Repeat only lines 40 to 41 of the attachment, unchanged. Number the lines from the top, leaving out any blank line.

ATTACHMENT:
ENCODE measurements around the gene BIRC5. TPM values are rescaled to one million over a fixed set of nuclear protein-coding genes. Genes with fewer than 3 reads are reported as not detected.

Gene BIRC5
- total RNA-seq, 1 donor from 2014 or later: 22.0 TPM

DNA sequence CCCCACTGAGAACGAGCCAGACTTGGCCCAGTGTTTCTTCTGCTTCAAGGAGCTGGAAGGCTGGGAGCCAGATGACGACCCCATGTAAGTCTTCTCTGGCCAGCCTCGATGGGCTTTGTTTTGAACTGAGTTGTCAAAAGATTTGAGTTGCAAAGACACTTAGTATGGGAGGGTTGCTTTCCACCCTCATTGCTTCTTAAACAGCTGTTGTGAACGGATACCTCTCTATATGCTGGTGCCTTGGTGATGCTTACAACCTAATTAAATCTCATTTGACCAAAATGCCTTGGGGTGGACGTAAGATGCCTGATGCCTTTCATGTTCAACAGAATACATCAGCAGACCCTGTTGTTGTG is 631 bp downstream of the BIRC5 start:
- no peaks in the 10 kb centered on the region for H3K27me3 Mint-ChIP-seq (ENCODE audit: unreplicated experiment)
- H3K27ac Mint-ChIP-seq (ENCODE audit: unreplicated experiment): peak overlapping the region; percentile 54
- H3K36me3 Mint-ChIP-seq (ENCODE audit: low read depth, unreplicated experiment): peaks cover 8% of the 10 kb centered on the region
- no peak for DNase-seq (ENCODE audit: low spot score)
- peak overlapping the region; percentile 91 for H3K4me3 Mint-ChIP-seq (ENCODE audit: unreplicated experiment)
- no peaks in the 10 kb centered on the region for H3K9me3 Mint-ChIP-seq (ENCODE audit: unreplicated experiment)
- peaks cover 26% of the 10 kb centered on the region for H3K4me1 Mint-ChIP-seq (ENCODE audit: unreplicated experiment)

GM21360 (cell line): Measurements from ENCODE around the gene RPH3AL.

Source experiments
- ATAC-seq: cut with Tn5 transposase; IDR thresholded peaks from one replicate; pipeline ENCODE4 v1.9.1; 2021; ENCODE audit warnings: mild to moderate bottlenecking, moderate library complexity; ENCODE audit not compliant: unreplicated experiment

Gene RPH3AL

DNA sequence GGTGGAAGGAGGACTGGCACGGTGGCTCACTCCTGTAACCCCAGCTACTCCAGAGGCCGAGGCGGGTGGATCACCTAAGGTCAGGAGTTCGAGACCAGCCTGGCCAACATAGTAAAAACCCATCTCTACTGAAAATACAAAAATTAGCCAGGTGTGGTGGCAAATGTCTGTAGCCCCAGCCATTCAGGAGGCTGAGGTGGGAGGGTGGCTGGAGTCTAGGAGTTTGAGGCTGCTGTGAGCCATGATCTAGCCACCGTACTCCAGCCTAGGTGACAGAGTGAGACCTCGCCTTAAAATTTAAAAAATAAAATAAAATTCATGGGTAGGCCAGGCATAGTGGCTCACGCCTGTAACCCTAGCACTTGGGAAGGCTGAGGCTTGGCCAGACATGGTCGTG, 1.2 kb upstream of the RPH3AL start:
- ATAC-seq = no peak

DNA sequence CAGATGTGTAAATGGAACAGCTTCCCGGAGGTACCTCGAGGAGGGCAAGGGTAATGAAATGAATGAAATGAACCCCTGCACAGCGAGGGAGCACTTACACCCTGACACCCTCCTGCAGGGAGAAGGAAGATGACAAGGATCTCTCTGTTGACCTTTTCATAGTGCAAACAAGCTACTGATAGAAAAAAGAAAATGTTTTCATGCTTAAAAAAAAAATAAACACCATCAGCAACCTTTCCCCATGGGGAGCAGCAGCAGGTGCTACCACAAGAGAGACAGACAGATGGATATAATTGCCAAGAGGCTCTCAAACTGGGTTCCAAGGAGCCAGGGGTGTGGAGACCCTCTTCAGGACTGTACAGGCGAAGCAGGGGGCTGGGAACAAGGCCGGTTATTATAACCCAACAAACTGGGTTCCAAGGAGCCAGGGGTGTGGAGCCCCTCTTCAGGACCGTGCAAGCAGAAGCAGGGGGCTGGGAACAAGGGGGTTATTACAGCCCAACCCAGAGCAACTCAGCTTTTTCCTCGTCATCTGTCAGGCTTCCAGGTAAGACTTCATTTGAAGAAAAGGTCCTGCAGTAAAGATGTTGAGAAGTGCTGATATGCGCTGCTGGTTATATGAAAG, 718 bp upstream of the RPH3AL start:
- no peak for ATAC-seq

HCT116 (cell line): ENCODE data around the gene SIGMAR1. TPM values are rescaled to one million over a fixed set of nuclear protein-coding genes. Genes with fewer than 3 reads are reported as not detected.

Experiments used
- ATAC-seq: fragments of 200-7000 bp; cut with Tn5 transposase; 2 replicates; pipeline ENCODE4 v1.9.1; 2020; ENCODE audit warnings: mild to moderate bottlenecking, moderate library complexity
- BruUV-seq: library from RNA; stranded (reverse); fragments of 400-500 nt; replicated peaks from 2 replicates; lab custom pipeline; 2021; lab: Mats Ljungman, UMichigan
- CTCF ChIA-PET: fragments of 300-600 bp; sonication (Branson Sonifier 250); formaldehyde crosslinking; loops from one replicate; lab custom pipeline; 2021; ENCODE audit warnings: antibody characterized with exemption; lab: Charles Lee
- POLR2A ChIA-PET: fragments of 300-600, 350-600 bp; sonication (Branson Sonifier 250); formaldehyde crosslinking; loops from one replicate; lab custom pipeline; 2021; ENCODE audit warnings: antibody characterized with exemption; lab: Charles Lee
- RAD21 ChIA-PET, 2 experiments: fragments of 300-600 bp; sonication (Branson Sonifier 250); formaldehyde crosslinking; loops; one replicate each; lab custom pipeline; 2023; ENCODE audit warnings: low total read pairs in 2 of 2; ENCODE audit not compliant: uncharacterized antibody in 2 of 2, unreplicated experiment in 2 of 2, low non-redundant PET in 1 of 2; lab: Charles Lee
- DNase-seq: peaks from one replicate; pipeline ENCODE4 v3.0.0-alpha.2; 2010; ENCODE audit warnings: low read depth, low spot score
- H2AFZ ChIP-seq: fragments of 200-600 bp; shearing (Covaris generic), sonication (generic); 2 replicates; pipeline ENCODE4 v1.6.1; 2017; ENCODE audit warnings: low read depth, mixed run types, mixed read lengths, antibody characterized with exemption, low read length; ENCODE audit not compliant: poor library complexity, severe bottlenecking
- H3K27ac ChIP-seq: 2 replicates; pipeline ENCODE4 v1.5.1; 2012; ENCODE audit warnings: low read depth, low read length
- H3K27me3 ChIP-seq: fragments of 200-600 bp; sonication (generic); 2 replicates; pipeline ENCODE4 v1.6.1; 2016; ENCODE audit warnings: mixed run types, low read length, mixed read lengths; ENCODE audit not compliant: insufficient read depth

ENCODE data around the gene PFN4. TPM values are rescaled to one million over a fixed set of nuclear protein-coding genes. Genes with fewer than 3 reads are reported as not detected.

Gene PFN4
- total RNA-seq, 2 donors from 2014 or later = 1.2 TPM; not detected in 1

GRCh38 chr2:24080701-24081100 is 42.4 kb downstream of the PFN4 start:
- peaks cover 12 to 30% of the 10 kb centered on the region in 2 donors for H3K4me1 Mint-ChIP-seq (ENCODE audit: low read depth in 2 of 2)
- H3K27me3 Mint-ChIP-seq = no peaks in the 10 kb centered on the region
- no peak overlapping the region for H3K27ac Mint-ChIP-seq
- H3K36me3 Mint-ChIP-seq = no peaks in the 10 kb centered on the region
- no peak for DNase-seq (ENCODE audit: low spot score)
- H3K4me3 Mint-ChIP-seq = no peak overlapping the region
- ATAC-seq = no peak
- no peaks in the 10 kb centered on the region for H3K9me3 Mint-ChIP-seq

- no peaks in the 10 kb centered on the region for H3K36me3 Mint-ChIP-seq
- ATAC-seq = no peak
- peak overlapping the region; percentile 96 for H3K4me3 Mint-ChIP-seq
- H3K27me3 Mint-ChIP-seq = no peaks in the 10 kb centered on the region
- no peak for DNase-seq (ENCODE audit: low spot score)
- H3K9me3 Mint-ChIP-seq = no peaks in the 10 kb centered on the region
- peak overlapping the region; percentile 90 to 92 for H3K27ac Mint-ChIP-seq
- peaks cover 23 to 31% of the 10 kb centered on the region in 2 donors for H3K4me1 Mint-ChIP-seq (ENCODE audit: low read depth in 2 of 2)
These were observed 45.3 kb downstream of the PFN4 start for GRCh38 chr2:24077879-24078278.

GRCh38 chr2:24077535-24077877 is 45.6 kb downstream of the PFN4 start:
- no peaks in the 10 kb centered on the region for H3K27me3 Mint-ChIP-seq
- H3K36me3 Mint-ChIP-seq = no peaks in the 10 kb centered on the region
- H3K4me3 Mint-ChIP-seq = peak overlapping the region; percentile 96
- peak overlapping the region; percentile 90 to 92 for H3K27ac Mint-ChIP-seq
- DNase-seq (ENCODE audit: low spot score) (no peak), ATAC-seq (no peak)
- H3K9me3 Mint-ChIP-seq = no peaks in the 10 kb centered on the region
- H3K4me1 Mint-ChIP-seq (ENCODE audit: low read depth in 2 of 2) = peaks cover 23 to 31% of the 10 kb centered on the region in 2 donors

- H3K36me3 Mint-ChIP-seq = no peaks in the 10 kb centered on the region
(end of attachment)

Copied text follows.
- H3K4me3 Mint-ChIP-seq = no peak overlapping the region
- ATAC-seq = no peak